There has been some debate about the applicability of this same template over at the English-language Wikipedia. See w:Template talk:PD-CAGov and the related Templates for Deletion discussion at w:Wikipedia:Templates for deletion/Log/2006 March 13#Template:PD-CAGov. BlankVerse 17:46, 25 March 2006 (UTC)
- It was voided at the time, but there's new information: a new court ruling that "writings of public officials and agencies" available under California’s public records law (CPRA), are generally not subject to copyright." See Wikipedia:WP:PDOMG#News. So I'm resurrecting it.--Elvey (talk) 06:59, 23 October 2009 (UTC)
California Driver Handbook - Audio version Maybe it belongs on WikiBooks? (To-Do)
http://www.flickr.com/photos/capatientadvocate/3501812438/ - even though it's tagged (incorrectly) all rights reserved. (DONE)
City, County, local, etc.
I intend to copy the text "or an employee of a local government agency (county, city, special district, etc.) that is located in California," which is already in the documentation, to the template itself. Any objections? In CA, all local governments are considered a creation of the State. --Elvey (talk) 03:18, 24 January 2014 (UTC)
- DONE. Supported by the case cited here, which was about the County of Santa Clara's GIS data.
- Well, except schools and community colleges (but not UofC) are largely exempt. Fixed.--Elvey (talk) 04:25, 24 January 2014 (UTC)
- Thanks! Illegitimate Barrister 04:04, 22 February 2015 (UTC)
Update to match version on Wikipedia?
Given the developments in case law that have occurred since this discussion page was started, and given that the equivalent template has been updated on Wikipedia to reflect this, I propose updating the template here on Commons to match, see diff:
It seems clear (to me) that the intent of the court and legislature is for all government works in California to be freely available (public domain), unless specifically provided for otherwise. This would apply not just directly to the state government itself, but also to works by counties and cities (which under state law are essentially extensions of the state government) and other agencies such as joint powers authorities, harbor districts, etc. empowered under state law. I'm going to go ahead and be bold and update this template. Darkest tree (talk) 23:23, 19 June 2014 (UTC)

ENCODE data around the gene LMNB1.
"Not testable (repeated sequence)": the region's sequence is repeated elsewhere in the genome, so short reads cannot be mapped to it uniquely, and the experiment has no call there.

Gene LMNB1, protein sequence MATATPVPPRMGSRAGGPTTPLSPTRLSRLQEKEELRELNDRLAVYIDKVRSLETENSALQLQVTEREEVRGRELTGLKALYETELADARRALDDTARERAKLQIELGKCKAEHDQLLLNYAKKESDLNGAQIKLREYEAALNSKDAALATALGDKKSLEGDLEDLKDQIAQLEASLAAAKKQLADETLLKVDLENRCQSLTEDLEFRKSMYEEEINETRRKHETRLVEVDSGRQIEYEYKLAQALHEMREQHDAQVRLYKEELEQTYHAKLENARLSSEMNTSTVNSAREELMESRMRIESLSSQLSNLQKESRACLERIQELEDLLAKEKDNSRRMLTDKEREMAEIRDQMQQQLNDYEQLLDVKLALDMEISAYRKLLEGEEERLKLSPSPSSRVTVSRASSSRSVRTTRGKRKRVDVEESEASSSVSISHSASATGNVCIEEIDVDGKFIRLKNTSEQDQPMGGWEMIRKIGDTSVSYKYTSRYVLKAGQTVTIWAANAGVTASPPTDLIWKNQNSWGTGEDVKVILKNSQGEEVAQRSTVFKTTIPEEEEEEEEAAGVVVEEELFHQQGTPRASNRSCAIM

- Okay, I tried, but I'm not very good at editing templates and I didn't want to break the template, so I didn't save any changes to it. Can anyone help? Darkest tree (talk) 23:36, 19 June 2014 (UTC)
Court ruling on City Council meeting videos
The United States District Court for the Central District of California has recently interpreted this statute, in the context of videos of city council meetings. The lawsuit, brought by the City of Inglewood, CA, for copyright infringement was dismissed. The case is City of Inglewood -v- Joseph Teixeira, et al. (August 20, 2015). – Philosopher Let us reason together. 19:03, 24 August 2015 (UTC)
Works created by or at public universities?
Does this template apply to works created by employees of public universities? My understanding is that public colleges have some kind of special status in California law. For example, according to this website, images such as Michael V. Drake.jpg are copyrighted by the University of California. Could someone who is more familiar with this area of law provide some clarification? --Tt(talk/contribs) 22:23, 18 November 2015 (UTC)
- These templates should probably all be examined for details of when they do and don't apply. Putting it on the to-do list. – Philosopher Let us reason together. 06:32, 14 February 2016 (UTC)
Should there be a PD-CACities template?
I've just now become aware of the changes to this template starting around this edit, after seeing this license on a file that was clearly not a "work of the State of California" (the emblem of a city fire department). In it's current state, the wording still states that the file is a "work of the State of California", which is misleading to people who might be interested in using the file. Would it perhaps be better to keep this template for actual works of the State of California, and create another template for works of cities in California, with a better explanation of the rationale (which may very well be contested by the city itself) under which they are being claimed to be PD? Conflating the two situations seems like a disservice to people considering use of the files. --Junkyardsparkle (talk) 19:32, 17 December 2015 (UTC)
- Such material is in the public domain for the same reason as state material, so an extra template just risks causing extra confusion. --Stefan2 (talk) 23:10, 17 December 2015 (UTC)
- I believe it would prevent confusion. I would say there's a difference between material explicitly placed in the public domain by its creators vs. material presumed by someone on commons to be public domain, or at least possibly defensible in court as such, quite possibly against the opinions of its creators. It seems to me that anyone considering using this material should be made aware of the distinction, with a clear explanation of the presumptions involved, in the spirit of Creative Commons licenses. Telling them later that they should have read the fine print (and that they might maybe actually win in court) probably won't be very comforting. My two cents, for whatever its worth. --Junkyardsparkle (talk) 00:44, 18 December 2015 (UTC)
- I agree that it would create confusion. A city is an entity of the state in much the same way as a state court, fire department, or tax bureau is an entity of the state. Creating a separate template would only serve to create the impression that there is something special or distinct about cities and their works, when there isn't.. – Philosopher Let us reason together. 00:56, 26 February 2016 (UTC)